"Part of the answer is that the decline in recorded-music revenue has been accompanied by an increase in revenues from LIVE music. In 1999, when Britney Spears ruled the airwaves, the music business took in around $10 billion in live-music revenue internationally; in 2014, live music generated almost $30 billion in revenue, according to data assembled from multiple sources by the live-music service Songkick. Starting in the early 1980s, average ticket prices for concerts closely followed the rise in overall consumer prices until the mid-1990s, when ticket prices suddenly took off: From 1997 to 2012, average ticket prices rose 150 percent, while consumer prices grew less than 100 percent. It’s elemental economics: As one good - recorded music - becomes ubiquitous, its price plummets, while another good that is by definition scarce (seeing a musician play a live performance) grows in value."

"The same technological forces that have driven down the price of recorded music have had a similar effect on the cost of making an album in the first place. We easily forget how expensive it was to produce and distribute albums in the pre-Napster era."

"The vast machinery of promoters and shippers and manufacturers and A&R executives that sprouted in the middle of the 20th century, fueled by the profits of those high-margin vinyl records and CDs, has largely withered away. What remains is a more direct relationship between the musicians and their fans. That new relationship has its own demands: the constant touring and self-promotion, the Kickstarter campaigns that have raised $153 million dollars to date for music-related projects, the drudgery that inevitably accompanies a life without handlers. But the economic trends suggest that the benefits are outweighing the costs. More people are choosing to make a career as a musician or a songwriter than they did in the glory days of Tower Records."

Expect a flurry of naysayers to come out of the woodwork shortly. The Trichordist will freak out, all those agitating for a return to yesteryear. But the truth is we're never going back, even if everything Steven Johnson says in this article is wrong. So why can't we just accept it and move on, certainly the public has done this.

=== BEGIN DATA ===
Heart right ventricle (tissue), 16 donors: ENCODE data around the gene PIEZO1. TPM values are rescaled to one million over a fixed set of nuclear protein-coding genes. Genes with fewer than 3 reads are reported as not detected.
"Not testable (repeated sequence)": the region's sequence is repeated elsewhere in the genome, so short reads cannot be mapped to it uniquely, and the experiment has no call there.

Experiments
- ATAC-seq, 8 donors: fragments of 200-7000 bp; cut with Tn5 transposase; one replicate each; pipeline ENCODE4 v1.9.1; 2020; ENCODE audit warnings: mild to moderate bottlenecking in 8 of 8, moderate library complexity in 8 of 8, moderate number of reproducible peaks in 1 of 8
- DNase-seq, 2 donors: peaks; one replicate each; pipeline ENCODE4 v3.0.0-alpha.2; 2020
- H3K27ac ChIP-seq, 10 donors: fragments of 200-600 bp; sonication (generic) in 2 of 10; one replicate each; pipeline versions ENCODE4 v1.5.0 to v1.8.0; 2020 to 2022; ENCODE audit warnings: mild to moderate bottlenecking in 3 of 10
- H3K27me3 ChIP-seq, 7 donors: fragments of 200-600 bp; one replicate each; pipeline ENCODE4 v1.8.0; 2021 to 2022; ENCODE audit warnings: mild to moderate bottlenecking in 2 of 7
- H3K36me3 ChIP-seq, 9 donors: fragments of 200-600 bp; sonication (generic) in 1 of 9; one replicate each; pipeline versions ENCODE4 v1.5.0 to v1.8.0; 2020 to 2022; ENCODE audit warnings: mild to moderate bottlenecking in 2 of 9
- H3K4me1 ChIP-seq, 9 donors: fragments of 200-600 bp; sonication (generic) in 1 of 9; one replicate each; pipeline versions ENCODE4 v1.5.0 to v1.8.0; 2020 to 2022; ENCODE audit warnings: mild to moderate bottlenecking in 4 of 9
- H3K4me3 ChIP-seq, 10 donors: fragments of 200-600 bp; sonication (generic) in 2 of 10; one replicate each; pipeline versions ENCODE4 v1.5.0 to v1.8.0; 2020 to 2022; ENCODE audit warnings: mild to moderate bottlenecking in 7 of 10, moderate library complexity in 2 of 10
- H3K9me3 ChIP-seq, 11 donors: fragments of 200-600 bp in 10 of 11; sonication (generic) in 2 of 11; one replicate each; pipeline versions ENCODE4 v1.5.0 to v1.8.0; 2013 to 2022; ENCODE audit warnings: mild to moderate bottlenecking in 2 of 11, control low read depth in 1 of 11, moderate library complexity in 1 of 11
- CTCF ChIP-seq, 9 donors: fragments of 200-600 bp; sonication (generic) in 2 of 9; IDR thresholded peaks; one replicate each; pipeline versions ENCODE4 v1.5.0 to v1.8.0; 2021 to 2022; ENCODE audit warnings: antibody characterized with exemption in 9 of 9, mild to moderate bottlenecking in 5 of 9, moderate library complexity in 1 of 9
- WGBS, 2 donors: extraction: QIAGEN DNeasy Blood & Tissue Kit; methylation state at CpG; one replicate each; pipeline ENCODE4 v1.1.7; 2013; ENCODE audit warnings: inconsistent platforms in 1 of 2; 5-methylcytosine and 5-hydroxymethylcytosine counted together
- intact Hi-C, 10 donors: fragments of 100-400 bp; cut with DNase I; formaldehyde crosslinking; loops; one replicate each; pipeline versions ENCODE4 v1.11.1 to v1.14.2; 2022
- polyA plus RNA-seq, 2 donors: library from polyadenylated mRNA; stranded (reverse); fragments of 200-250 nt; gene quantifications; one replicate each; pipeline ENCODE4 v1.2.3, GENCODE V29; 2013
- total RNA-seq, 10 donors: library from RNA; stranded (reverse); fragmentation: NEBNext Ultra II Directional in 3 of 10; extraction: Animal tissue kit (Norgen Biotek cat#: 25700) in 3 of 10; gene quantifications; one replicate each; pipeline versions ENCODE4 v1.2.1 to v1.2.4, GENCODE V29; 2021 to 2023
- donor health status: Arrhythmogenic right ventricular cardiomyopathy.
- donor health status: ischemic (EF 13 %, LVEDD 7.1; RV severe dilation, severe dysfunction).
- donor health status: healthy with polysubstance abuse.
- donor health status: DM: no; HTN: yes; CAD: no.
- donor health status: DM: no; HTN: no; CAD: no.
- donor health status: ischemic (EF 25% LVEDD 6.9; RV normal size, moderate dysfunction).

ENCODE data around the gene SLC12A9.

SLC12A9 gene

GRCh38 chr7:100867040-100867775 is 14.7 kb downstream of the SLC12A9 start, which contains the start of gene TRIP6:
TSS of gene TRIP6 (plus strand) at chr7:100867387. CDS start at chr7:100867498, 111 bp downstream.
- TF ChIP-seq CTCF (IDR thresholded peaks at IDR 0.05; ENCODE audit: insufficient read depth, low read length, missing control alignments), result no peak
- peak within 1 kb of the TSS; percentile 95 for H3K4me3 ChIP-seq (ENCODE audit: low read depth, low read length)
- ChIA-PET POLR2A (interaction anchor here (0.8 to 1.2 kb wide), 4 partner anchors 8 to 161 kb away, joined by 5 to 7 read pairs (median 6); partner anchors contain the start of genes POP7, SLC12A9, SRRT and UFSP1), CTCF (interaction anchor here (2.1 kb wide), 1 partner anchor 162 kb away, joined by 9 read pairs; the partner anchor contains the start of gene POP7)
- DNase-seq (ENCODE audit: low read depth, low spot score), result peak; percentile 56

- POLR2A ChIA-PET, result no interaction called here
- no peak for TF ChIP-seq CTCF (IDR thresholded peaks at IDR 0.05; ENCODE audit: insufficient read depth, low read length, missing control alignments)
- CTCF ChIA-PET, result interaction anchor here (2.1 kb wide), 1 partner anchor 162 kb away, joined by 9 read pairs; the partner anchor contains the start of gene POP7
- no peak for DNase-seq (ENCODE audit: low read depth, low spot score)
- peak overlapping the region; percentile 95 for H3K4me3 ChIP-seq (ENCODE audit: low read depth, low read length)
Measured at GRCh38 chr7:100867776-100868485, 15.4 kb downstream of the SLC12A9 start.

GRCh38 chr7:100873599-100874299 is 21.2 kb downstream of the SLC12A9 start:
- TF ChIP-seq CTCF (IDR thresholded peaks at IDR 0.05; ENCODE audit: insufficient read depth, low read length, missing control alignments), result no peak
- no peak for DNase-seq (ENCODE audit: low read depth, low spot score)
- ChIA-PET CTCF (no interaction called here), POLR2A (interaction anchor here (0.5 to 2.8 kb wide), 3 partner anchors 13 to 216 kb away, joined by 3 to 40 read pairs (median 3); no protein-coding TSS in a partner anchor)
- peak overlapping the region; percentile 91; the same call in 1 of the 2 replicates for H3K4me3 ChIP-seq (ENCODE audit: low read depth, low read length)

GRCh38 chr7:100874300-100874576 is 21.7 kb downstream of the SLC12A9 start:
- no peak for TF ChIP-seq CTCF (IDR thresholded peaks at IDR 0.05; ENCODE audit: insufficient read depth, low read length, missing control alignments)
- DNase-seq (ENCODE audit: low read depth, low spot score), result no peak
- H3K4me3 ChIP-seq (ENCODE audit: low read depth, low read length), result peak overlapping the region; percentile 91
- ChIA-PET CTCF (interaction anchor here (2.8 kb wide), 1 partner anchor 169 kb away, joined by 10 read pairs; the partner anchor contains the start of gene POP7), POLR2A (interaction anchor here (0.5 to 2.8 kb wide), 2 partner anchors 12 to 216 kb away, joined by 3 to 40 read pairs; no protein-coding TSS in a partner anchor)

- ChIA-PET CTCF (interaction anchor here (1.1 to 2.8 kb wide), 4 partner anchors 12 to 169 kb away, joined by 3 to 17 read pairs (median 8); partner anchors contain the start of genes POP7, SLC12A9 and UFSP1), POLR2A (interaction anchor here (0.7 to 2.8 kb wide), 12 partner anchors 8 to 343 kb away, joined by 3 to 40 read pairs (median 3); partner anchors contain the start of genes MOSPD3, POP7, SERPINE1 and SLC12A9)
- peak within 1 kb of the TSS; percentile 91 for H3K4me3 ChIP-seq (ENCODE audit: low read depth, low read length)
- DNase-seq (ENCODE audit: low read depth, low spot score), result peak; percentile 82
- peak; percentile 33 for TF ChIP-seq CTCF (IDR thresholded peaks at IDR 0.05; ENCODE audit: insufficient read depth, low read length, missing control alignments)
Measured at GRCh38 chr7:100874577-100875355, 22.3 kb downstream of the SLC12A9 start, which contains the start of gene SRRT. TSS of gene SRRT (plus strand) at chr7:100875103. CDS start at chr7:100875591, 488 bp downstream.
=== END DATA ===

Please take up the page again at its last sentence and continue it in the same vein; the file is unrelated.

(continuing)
But the industry can't. The industry can't get over the fact that recordings are not where the money is, that it's only the entry point to the gravy train. To see execs complain is like listening to American textile honchos bitching forty odd years ago when production moved overseas. As for bringing manufacturing back to America, a ridiculous left wing/Democratic saw, that will happen when people agree to pay $2000 for a flat screen and $20 for a pair of underwear. You start with hearts and minds, and the public not only likes cheap prices, it likes having the history of recorded music at its fingertips.

So stop complaining. You can make money in music, many are. Yes, the spoils are going to the 1%, but that's true in all walks of our economy. Turns out there's a limited number of top-notch execs and a limited number of top-notch musicians. Do you want to go see Taylor Swift for a hundred bucks or the girl down the street for five dollars? Economically the latter seems like a good deal, but the truth is you want to see a star.

The public is happy. Instead of trying to get people to change their minds and go back to a past that you want, better to give them what they want, even better, give them MORE than what they want, new and different. That's what turns people on, not when they're corralled and ripped-off, but when they're enticed.

This article was in the "New York Times." A publication that itself is challenged by digital disruption. But the truth is the "Times" is the most powerful publication in the world, and what is said there has impact, it does not matter if you agree or even read, the truth is the "Times" sets the agenda, it's the starting point of the discussion.

And now that this article’s in print, many people will stop worrying about the downtrodden musician or songwriter. After all, worker bees have had to change jobs numerous times, be fleet on their feet, why should musicians get a pass?

You don't.

These are the good old days.

This is the new normal.